Addiction may also be used to cope with bad feelings, and participating in team sports can help you boost your self-esteem.

2: Run Around The Block

Running early in the morning is a great example of cardiovascular activity that may help control your mood.

If you go for a jog in the woods instead of a walk around the block, you’ll have a greater influence on your addiction urges.

Take 15 minutes out of your regular schedule in the morning to go for a run if you don’t have much time. You could even meet other individuals who run simultaneously as you, which will provide you with lots of opportunities to mingle.

Running causes you to sweat, which helps relieve the tension that addiction urges have been bringing you.

3: Try Lifting Weights

This solution is not for everyone because some of you may not be comfortable with this idea at all. 

However, if you try lifting weights, it will increase your appetite, help you sleep better, take your mind off of the cravings and divert it to those body aches.

We are not saying your life will become a fairy tale at an instance, but if you keep on lifting weights, it will soon fall into a routined structure, and that will keep your mind off of the cravings.

Just because we ask you to try lifting weights doesn’t mean we are proposing you be a bodybuilder. Although it won’t be such a bad thing if you become one, right?

You may begin with light weight lifting and progressively raise the weight as your body allows.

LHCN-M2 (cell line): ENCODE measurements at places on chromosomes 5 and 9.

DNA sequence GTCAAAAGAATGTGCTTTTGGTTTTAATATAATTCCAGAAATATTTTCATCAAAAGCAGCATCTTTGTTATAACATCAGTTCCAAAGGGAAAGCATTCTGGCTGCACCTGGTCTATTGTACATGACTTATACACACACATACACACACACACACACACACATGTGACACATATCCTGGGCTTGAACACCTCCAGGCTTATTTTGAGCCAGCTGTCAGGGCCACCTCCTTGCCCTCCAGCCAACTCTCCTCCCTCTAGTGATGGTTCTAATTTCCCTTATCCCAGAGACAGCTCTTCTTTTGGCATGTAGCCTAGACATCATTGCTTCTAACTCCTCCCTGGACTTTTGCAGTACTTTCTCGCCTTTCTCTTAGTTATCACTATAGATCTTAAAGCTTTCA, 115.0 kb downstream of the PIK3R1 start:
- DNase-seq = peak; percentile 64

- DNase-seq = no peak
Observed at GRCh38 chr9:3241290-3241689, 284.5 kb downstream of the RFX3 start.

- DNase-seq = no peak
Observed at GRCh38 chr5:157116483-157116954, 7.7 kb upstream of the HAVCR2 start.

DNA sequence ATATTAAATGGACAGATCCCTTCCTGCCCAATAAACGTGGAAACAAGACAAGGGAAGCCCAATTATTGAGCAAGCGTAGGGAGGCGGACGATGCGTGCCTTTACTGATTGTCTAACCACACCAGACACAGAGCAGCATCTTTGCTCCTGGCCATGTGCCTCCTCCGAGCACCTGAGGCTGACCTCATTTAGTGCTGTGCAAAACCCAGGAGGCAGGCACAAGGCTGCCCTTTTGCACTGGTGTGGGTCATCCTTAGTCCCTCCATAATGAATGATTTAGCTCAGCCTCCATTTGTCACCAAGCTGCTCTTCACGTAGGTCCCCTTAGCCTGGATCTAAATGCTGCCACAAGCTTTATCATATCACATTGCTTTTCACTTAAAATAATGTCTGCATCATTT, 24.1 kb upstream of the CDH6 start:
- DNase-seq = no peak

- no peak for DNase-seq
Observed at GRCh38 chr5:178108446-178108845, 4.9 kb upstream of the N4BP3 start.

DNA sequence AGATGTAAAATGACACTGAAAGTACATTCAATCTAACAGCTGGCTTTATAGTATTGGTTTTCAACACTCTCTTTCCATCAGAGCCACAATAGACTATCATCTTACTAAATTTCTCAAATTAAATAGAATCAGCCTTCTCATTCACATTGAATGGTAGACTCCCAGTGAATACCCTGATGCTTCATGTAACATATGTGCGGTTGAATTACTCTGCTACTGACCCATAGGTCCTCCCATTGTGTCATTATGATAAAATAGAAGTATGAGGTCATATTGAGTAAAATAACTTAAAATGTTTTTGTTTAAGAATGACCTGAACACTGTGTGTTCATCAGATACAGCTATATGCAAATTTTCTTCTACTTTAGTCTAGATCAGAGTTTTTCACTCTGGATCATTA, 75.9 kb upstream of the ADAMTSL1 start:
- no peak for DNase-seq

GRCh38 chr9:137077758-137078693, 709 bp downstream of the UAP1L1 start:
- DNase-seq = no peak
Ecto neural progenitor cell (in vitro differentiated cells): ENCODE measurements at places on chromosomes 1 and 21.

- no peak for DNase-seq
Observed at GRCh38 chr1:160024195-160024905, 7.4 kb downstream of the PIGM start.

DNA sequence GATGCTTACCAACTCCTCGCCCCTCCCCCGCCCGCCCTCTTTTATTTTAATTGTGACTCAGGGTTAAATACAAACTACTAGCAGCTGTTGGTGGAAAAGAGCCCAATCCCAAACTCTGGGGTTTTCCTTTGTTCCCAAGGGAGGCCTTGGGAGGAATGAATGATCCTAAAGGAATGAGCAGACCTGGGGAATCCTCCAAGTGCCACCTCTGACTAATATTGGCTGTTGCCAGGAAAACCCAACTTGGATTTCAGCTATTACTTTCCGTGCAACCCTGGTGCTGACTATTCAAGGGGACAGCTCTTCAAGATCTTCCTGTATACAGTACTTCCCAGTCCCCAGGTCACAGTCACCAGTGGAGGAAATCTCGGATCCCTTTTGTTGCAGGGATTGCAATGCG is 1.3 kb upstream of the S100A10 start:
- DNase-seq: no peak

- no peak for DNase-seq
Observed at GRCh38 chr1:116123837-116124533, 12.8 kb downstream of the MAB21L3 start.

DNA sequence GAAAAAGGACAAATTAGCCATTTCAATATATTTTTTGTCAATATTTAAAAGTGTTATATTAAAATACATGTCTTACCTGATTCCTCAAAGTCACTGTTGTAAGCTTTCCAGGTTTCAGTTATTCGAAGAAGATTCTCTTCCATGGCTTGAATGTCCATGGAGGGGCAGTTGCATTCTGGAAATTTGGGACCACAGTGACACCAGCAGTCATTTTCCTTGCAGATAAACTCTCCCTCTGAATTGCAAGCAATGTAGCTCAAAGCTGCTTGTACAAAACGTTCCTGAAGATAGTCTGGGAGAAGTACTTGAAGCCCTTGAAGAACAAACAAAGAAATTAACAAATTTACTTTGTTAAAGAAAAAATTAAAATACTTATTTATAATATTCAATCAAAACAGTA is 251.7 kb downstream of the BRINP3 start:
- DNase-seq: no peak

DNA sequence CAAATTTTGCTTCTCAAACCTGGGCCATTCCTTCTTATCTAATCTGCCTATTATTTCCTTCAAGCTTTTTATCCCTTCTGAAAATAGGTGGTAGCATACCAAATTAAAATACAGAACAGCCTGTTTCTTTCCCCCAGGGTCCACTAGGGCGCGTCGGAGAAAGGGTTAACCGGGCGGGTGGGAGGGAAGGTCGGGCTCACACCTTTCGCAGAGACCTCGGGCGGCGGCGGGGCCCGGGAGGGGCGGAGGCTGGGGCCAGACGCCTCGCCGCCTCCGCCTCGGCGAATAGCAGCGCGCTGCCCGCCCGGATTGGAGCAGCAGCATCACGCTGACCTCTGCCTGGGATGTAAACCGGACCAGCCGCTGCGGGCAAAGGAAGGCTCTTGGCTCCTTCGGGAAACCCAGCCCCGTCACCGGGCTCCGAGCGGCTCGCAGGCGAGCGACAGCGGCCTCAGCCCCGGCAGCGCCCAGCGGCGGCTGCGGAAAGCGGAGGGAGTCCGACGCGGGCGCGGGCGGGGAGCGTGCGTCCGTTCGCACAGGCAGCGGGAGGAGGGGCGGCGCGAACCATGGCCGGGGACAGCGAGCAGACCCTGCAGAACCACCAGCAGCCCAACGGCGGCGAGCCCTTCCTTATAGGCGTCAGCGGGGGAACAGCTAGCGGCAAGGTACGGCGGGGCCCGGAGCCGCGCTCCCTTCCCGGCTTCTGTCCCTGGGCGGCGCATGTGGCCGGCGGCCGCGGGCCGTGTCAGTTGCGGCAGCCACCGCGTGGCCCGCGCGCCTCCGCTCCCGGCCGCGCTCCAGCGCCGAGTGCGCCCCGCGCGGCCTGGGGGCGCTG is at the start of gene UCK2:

4: Go For A Swim

Swimming is one of the best exercise options for people of any age group to control addiction cravings. It keeps your body physically and intellectually engaged, leaving you with little time to worry about your addiction.

Withdrawal from drugs and alcohol can lead to paranoia, anxiety, despair, and sleeplessness.

However, the voluntary absorption of morphine reduces when you swim regularly. 

If you swim regularly while in recovery, it can help you combat withdrawal symptoms with ease, and you’ll soon be on your merry way to live a life free of addiction. 

5: Practice Yoga And Meditation

Meditation and yoga are examples of mindfulness practices that may make you feel calm and composed. 

Once you master meditation and yoga skills, you’ll learn to enjoy little things in life, from a starry night to a good grade in your class assignment. 

When people return from treatment and are confronted with unpleasant feelings, they frequently relapse. Therefore, yoga would be the best exercise option because it will keep you calm no matter how stressed the situation is.

Meditation may seem tough at first, but if you take 10 minutes from your busy schedule, sit in a quiet spot, and start counting your breaths, you will soon master the process. 

Get!! Set!! Go!!

Are you super pumped to start exercising right away?

Well, you should be.

Not only can it help you steer clear of addiction, but also it can help you be better in terms of overall health management.

So, for further questions, let us know in the comment box.

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Edward Long